Comment

Future thinking is vital and the next generation must take the lead.

Antony Oliver, Infrastructure Intelligence editor

Skanska’s Future Day last week highlighted the need for big thinking about the future shape of infrastructure design, says Antony Oliver.

The opening tweet from last week’s Skanska Future Day – Fast Forward Thinking read: “Today, the future has arrived. Leading thinkers will consider the shape of our future cities at #futureday”.

The fact is we don’t spend nearly enough time thinking about and preparing for business in the future. But as was pointed out at the Skanska event, we need to because the future is going to be challenging.

When I say “we” I am referring of course to the current batch of business leaders. In the frantic drive towards post recessionary growth are they really taking the time to identify the challenges of the future and the shape of businesses required to meet them?

"In future if is can be digitalised and automated it probably will be. That means thinking very carefully about the skills we have personally and in our businesses and about the services we offer going forward."

Fortunately the generations coming through schools, colleges and universities do have a much greater grasp of where we might be heading and a complete acceptance that digital communication technology will be at the heart of it. Whether they are asked is another matter.

Which I think is why the Skanska event was so well received by the business leaders in the audience. It is, after all, rare in the built environment and infrastructure industry that an individual business should organise and invest in such a thought leading event and invite both its partners and competitors alike. 

“It's about looking into the future and having a debate” said Mike Putnam, president and chief executive of Skanska UK.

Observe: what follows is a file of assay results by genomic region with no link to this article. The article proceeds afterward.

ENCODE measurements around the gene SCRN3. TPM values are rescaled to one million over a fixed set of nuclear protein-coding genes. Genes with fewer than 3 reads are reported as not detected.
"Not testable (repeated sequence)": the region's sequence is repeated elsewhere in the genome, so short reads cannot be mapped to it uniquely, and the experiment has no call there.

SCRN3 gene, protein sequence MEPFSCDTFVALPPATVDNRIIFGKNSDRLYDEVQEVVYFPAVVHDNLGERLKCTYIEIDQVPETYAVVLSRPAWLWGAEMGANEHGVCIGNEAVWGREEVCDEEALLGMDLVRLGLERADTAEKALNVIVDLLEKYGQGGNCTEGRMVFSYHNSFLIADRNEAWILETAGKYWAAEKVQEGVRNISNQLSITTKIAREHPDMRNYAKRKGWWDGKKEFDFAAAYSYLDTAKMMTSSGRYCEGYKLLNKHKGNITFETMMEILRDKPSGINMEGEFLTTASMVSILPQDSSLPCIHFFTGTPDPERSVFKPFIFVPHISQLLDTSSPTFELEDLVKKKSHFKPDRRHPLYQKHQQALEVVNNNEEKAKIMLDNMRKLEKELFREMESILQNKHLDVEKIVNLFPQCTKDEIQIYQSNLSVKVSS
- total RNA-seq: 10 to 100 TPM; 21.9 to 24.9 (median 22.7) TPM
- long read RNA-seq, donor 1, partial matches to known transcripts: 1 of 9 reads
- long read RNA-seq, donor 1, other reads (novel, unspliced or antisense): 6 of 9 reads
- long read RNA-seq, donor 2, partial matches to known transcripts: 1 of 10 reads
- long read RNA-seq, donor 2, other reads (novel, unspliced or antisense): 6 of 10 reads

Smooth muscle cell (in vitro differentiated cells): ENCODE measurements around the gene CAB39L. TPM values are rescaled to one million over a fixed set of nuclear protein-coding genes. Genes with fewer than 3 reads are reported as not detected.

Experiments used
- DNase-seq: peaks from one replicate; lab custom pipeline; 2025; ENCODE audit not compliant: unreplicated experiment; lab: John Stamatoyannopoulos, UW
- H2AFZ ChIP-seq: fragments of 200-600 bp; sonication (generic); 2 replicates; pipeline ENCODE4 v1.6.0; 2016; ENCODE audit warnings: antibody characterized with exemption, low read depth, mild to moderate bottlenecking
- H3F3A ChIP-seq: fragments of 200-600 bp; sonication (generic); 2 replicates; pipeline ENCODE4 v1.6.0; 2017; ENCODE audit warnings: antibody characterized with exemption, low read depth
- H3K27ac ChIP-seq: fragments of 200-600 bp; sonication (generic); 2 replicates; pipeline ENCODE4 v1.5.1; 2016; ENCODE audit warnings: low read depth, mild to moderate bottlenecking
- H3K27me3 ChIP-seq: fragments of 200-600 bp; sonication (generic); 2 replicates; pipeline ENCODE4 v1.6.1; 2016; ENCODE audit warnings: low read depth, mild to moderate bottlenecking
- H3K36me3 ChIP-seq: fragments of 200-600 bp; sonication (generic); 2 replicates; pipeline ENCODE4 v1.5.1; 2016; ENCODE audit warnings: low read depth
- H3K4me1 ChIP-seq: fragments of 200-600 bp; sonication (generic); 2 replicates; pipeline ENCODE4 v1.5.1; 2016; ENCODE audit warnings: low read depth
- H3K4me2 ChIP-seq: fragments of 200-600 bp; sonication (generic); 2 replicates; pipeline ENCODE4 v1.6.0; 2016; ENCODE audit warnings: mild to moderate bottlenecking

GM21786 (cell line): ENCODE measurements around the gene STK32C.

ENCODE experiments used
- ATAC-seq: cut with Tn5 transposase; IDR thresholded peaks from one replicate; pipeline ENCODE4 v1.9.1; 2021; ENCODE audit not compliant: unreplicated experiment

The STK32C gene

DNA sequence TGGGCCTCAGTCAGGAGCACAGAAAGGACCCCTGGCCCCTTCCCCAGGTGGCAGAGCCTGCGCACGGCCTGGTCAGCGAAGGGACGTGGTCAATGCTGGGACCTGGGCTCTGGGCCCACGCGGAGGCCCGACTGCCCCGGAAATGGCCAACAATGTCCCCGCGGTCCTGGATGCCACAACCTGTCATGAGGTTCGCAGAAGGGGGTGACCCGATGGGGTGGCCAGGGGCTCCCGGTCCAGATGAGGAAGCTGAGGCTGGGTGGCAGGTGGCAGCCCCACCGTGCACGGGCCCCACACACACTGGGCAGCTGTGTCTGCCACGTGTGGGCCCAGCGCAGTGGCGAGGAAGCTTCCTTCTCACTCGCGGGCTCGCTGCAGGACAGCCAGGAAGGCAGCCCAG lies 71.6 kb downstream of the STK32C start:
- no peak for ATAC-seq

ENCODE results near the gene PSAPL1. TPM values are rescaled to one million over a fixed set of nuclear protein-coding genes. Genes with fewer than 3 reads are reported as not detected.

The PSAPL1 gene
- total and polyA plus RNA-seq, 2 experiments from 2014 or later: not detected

There are indeed some very big issues to debate and some very difficult decisions to wrestle with – as world leaders discovered last week at the United Nations climate change summit in New York.

It is, of course, not new to suggest that urbanisation is going to be a huge challenge. Yet the prospect of 70% of the population living in cities by 2050 remains daunting. Yet as former BBC economic editor Stephanie Flanders pointed out, already nearly half of the UK's population lives in 15 main urban areas.

That makes the design of our future cities “a very hot issue”, as one conference Tweeter put it.

"We are already immersed in a digital world with jobs and lifestyles increasingly revolving around the “always available” culture."

Flanders talked about the challenge of planning, the North South divide, the issue of whether London should have more local tax powers and the continued reluctance of Treasury to plough public cash into infrastructure – despite the fact that interest rates remains at a record low.

But crucially she also talked about the “entrepreneurial spirit of gen Y” and the fact that the businesses of the future that they will work for will without question be unrecognisable from the asset rich, resource hungry firms of today.

We are already immersed in a digital world with jobs and lifestyles increasingly revolving around the “always available” culture. As technology develops it is clear that effective management of infrastructure will rely increasingly on skills that manage that information rather than simply the structures that we focus on today.

In future if is can be digitalised and automated it probably will be. That means thinking very carefully about the skills we have - personally and in our businesses -and about the services we offer and are thinking of offering going forward.

I am not sure that I know precisely what these skills will be. But I do know that they will be very different from those dominating the current infrastructure business landscape.

Are we properly prepared for that future? I doubt it.

Antony Oliver is the editor of infrastructure Intelligence